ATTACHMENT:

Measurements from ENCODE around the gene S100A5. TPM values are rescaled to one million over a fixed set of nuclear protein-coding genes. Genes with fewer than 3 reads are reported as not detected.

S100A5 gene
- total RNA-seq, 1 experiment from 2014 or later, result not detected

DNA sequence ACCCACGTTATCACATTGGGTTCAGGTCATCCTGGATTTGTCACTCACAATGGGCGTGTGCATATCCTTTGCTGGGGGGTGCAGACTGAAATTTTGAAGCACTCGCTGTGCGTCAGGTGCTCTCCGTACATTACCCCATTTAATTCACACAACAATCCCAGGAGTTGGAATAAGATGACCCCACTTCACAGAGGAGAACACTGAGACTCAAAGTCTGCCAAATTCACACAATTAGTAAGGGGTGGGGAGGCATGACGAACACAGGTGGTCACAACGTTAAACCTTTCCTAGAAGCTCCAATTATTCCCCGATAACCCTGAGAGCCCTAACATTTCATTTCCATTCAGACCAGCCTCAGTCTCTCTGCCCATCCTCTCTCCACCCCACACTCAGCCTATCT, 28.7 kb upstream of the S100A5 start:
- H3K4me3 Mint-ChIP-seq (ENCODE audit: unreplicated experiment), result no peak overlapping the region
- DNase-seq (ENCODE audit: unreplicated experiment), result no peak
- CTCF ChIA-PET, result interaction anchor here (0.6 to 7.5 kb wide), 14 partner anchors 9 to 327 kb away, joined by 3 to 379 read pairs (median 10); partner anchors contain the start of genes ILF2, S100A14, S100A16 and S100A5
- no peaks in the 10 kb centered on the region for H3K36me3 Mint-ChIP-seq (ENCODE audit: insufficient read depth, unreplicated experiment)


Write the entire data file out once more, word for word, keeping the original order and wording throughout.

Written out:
Measurements from ENCODE around the gene S100A5. TPM values are rescaled to one million over a fixed set of nuclear protein-coding genes. Genes with fewer than 3 reads are reported as not detected.

S100A5 gene
- total RNA-seq, 1 experiment from 2014 or later, result not detected

DNA sequence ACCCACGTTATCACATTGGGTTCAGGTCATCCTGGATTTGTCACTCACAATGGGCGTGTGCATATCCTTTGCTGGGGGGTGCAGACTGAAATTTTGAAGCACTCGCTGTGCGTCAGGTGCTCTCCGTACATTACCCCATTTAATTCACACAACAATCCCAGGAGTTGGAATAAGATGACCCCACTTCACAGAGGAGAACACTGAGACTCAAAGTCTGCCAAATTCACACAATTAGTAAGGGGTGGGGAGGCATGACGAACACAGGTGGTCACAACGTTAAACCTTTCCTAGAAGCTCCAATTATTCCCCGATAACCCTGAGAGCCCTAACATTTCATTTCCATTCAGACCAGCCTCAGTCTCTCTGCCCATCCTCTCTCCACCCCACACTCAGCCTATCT, 28.7 kb upstream of the S100A5 start:
- H3K4me3 Mint-ChIP-seq (ENCODE audit: unreplicated experiment), result no peak overlapping the region
- DNase-seq (ENCODE audit: unreplicated experiment), result no peak
- CTCF ChIA-PET, result interaction anchor here (0.6 to 7.5 kb wide), 14 partner anchors 9 to 327 kb away, joined by 3 to 379 read pairs (median 10); partner anchors contain the start of genes ILF2, S100A14, S100A16 and S100A5
- no peaks in the 10 kb centered on the region for H3K36me3 Mint-ChIP-seq (ENCODE audit: insufficient read depth, unreplicated experiment)